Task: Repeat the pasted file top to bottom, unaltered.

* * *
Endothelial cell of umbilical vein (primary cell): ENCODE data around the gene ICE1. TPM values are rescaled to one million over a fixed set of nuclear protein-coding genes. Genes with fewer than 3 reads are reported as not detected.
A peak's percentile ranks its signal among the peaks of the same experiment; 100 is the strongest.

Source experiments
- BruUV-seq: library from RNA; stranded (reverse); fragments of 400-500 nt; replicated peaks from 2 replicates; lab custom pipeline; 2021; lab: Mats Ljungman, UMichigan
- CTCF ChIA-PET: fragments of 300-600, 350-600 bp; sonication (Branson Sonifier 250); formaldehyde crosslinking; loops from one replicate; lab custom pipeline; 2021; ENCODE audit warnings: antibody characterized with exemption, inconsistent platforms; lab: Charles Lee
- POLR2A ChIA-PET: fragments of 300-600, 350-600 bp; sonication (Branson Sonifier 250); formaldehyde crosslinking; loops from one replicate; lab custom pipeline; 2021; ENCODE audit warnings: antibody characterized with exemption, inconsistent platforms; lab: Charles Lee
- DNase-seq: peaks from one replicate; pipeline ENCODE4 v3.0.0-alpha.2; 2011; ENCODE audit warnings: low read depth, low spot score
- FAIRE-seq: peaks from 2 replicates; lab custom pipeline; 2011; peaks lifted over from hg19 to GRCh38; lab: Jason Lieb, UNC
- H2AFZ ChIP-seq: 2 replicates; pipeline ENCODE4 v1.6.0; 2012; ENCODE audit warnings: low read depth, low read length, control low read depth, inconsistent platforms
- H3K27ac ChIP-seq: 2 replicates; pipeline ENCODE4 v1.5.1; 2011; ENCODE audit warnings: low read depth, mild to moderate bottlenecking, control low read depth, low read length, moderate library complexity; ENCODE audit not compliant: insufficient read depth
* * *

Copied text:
Endothelial cell of umbilical vein (primary cell): ENCODE data around the gene ICE1. TPM values are rescaled to one million over a fixed set of nuclear protein-coding genes. Genes with fewer than 3 reads are reported as not detected.
A peak's percentile ranks its signal among the peaks of the same experiment; 100 is the strongest.

Source experiments
- BruUV-seq: library from RNA; stranded (reverse); fragments of 400-500 nt; replicated peaks from 2 replicates; lab custom pipeline; 2021; lab: Mats Ljungman, UMichigan
- CTCF ChIA-PET: fragments of 300-600, 350-600 bp; sonication (Branson Sonifier 250); formaldehyde crosslinking; loops from one replicate; lab custom pipeline; 2021; ENCODE audit warnings: antibody characterized with exemption, inconsistent platforms; lab: Charles Lee
- POLR2A ChIA-PET: fragments of 300-600, 350-600 bp; sonication (Branson Sonifier 250); formaldehyde crosslinking; loops from one replicate; lab custom pipeline; 2021; ENCODE audit warnings: antibody characterized with exemption, inconsistent platforms; lab: Charles Lee
- DNase-seq: peaks from one replicate; pipeline ENCODE4 v3.0.0-alpha.2; 2011; ENCODE audit warnings: low read depth, low spot score
- FAIRE-seq: peaks from 2 replicates; lab custom pipeline; 2011; peaks lifted over from hg19 to GRCh38; lab: Jason Lieb, UNC
- H2AFZ ChIP-seq: 2 replicates; pipeline ENCODE4 v1.6.0; 2012; ENCODE audit warnings: low read depth, low read length, control low read depth, inconsistent platforms
- H3K27ac ChIP-seq: 2 replicates; pipeline ENCODE4 v1.5.1; 2011; ENCODE audit warnings: low read depth, mild to moderate bottlenecking, control low read depth, low read length, moderate library complexity; ENCODE audit not compliant: insufficient read depth